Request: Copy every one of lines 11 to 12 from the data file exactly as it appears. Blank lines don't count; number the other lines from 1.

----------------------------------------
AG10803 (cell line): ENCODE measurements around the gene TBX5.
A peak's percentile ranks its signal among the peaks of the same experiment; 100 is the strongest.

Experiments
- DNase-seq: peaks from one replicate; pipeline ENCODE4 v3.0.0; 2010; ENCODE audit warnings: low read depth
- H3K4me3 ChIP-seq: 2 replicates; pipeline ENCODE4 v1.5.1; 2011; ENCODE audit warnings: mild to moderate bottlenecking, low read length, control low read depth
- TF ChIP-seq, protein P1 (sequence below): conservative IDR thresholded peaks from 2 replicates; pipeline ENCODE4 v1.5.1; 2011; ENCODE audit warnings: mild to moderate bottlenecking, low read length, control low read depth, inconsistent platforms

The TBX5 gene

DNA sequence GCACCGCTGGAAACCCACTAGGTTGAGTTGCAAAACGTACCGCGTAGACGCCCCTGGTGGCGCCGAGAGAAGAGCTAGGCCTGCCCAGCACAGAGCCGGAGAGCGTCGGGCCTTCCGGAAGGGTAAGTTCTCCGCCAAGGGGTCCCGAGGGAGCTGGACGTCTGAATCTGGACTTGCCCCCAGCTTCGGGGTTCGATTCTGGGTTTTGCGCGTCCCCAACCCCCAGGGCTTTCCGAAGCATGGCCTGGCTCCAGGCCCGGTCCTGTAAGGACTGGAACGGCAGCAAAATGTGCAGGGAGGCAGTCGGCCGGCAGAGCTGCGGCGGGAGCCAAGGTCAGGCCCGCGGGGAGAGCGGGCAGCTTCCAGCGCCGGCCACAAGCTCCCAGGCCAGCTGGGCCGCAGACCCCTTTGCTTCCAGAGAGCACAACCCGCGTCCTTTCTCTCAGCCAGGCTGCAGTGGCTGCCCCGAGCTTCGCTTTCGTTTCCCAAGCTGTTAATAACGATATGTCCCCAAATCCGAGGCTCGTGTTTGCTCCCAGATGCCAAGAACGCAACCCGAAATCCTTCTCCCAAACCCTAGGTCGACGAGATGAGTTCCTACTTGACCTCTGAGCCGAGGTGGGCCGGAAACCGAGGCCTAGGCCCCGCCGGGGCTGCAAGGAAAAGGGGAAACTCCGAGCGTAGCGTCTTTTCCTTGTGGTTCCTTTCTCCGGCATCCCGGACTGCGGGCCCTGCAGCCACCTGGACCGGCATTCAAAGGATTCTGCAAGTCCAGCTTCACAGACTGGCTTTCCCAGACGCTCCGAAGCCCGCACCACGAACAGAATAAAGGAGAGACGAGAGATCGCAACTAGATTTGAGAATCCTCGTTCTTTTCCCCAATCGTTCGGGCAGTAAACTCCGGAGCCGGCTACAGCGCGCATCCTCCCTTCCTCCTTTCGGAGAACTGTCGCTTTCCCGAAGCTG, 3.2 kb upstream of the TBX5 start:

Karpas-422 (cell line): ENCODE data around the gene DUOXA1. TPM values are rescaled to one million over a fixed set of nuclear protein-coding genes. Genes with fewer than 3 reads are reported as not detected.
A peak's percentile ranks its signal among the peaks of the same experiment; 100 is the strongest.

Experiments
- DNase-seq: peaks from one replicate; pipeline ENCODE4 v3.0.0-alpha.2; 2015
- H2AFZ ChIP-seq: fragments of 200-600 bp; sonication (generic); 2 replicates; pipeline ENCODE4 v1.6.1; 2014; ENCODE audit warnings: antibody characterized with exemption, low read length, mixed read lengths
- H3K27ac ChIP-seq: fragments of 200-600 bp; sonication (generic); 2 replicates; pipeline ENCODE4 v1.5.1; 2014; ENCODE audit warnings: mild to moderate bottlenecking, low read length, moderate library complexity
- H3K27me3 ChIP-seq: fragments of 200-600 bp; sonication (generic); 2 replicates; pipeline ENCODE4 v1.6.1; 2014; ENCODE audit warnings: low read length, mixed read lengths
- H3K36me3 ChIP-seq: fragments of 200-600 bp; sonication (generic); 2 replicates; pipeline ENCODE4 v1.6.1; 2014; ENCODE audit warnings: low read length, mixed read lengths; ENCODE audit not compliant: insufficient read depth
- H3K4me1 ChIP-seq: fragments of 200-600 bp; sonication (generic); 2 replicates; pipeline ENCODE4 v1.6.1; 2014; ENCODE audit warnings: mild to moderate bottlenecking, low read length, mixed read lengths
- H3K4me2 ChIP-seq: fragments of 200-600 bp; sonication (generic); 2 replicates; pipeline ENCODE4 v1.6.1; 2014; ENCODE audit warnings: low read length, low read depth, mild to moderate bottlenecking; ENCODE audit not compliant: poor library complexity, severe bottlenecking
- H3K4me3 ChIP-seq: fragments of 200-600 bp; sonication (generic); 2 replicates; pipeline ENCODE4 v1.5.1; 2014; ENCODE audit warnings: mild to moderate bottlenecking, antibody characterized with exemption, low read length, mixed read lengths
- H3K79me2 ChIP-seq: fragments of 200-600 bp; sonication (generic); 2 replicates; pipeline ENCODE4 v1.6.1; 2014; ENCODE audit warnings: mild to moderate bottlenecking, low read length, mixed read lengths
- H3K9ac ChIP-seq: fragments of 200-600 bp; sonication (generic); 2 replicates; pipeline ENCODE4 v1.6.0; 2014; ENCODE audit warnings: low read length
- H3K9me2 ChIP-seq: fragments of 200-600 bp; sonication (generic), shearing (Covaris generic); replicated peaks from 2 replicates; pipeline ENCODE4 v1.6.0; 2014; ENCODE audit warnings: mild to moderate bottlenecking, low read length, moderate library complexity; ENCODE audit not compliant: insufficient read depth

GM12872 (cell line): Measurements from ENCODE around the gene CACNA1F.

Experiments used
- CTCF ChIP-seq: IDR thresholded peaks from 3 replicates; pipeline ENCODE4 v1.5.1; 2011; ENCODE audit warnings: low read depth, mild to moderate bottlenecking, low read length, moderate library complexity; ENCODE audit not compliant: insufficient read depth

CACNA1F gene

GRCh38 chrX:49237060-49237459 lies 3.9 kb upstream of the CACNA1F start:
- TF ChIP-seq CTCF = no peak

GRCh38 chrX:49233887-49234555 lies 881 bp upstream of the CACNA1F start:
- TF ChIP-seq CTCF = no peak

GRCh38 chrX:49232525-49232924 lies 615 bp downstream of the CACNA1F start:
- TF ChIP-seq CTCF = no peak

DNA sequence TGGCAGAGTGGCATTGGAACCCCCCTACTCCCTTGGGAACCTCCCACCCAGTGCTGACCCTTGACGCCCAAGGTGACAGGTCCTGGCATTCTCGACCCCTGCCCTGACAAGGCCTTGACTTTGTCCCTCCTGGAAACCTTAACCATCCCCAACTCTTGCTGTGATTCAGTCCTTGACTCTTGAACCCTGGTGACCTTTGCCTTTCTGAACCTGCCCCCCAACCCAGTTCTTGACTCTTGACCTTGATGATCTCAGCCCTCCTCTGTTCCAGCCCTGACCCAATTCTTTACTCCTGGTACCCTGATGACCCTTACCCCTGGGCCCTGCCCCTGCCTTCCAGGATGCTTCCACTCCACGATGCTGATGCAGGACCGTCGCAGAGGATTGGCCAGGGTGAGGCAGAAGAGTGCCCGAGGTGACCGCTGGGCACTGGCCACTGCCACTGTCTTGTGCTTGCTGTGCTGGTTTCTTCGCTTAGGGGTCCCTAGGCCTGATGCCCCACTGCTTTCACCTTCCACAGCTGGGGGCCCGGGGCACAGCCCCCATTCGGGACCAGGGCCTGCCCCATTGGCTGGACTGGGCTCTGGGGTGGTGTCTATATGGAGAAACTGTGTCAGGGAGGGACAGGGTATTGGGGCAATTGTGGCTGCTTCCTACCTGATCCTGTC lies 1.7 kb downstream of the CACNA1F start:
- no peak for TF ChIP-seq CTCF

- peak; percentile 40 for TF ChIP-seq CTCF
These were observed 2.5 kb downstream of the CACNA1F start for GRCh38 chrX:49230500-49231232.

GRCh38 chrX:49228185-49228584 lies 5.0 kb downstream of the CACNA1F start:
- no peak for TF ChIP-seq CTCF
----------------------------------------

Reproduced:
Experiments
- DNase-seq: peaks from one replicate; pipeline ENCODE4 v3.0.0-alpha.2; 2015